Position: RHP Height: 6-1 Weight: 200 Born: 7/5/81 Bats: Right Throws: Right
The Twins drafted Jesse Crain in the second round in 2002 from the University of Houston, where he was a pitcher/shortstop. He hit .309 with 11 homers as a junior, while also racking up 10 saves and a 0.23 ERA (46/10 K/BB in 38 IP). Minnesota moved him to the mound full-time, continuing to use him in the closer role he filled at Houston. His '02 pro debut went well, and in '03 he emerged as one of the top relief prospects in the game, finishing the year at Triple-A Rochester. Crain's rise has been rapid and he should see action in the Show sometime in 2004.
As you would expect from a former shortstop, Crain is a fine overall athlete. He has a live body and excellent arm strength, pushing his fastball to 95 mph at times, with movement. His second pitch is a hard slider, which is one of the better breaking balls in the minor leagues. The pitch has bite, and he can throw both of his offerings for strikes. Crain also has a changeup and a knucklecurve, but doesn't need the secondary offerings as much coming out of the bullpen. Command is a strength for him: his mechanics are consistent and he doesn't have too many problems with control. He has an unusual combination of command, movement, and velocity. Scouts like his presence on the mound, and so far at least he has thrived in pressure situations.
Crain's statistical record is marked by excellent ratios across the board: his K/IP and K/BB rates have been consistently above average or better. He posted a 89/20 K/BB in 65 innings in Double-A and Triple-A last year. His control wavered a bit at Rochester, but not enough to draw serious concern at this point. Crain has yet to give up a home run as a professional pitcher, due to the action on his pitches. Statistically, everything looks great at this point, and confirms what the scouts say about him. His ratios at Rochester imply that he will be ready for major league action very soon.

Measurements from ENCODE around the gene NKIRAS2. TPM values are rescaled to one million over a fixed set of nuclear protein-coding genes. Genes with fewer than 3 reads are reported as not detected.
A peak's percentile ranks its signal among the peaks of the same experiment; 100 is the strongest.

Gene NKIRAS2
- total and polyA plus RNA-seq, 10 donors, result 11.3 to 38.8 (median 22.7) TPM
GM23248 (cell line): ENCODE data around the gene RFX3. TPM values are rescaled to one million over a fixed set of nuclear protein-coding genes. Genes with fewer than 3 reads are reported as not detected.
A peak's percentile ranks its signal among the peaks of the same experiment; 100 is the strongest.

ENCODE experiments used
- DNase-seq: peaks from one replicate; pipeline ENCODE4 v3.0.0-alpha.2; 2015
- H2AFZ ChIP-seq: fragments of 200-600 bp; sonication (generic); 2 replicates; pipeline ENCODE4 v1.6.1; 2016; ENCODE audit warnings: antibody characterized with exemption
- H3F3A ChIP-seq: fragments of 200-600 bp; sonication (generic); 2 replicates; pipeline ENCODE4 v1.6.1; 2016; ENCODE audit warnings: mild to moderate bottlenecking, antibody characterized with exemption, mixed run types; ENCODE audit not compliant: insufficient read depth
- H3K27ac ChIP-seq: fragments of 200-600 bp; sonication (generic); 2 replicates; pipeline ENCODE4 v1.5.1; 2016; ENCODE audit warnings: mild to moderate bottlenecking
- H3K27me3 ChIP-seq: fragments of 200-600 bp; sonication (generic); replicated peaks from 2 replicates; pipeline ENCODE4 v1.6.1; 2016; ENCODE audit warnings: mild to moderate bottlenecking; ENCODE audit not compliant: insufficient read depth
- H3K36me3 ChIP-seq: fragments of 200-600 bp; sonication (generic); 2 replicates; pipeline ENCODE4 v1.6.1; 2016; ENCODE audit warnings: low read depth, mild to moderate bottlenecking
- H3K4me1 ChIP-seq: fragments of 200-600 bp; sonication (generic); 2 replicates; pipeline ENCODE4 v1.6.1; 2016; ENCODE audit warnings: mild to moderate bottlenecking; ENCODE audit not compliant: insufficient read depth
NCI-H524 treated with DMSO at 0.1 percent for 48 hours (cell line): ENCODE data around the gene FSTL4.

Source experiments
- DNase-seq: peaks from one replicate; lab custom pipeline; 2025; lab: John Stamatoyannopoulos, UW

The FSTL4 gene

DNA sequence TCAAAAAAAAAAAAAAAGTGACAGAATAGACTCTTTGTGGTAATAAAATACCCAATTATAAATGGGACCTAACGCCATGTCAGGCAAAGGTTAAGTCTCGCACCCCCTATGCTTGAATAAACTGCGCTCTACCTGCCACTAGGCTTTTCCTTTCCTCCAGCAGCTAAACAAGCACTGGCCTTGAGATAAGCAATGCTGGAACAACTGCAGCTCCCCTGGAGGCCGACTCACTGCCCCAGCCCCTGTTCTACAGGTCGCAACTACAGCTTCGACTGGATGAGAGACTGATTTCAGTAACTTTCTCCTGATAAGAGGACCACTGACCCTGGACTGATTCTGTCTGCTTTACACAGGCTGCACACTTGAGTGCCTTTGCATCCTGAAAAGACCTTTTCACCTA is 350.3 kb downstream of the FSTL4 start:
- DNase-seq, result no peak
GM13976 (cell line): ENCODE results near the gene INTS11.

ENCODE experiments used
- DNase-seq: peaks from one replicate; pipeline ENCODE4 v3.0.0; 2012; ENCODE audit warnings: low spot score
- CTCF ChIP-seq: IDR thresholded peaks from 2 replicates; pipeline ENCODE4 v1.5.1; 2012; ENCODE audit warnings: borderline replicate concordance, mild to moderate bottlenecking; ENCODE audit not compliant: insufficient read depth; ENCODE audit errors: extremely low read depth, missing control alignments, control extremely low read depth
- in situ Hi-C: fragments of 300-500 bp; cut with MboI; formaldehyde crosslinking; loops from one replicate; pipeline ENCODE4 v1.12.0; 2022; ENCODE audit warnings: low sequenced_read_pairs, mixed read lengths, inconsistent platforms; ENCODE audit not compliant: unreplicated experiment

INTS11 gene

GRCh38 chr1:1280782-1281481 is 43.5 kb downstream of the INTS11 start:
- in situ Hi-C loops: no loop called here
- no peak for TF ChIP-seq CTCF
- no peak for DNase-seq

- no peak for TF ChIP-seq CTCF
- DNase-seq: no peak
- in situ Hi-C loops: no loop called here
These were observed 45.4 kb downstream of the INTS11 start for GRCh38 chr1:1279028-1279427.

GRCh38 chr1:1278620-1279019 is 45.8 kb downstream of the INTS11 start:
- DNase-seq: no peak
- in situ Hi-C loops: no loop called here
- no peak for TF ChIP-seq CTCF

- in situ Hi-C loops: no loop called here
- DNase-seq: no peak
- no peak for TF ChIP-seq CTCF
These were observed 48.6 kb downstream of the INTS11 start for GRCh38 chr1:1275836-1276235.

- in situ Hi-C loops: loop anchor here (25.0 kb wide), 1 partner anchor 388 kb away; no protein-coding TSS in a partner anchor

Crain has had no serious health problems. He has less mileage on his arm than many college pitchers, and his combination of athleticism and consistent mechanics should help keep him healthy, especially when used in the bullpen.
What to expect
The departure of free agents Eddie Guardado and LaTroy Hawkins leaves the Twins without a clear closer entering 2004. Veteran Joe Nathan will get a shot at the role this spring, but in the medium and long terms, Crain looks like a good bet to take the job. He has the velocity, command, and personality intangibles to close games in the Show. Expect Crain to see major league action in middle relief in 2004, and possibly pick up some saves depending on how other pitchers perform. He's the best bet to be the new Twins closer in the long run.
John Sickels is the author of The Baseball Prospect Book 2004, which can be ordered through his Web site, Johnsickels.com. His other book, Bob Feller: Ace of the Greatest Generation, is also out, and can be ordered through on-line book outlets or your local bookstore. He lives in Lawrence, Kansas, with his wife Jeri, son Nicholas, and feline friends Toonces and Spot.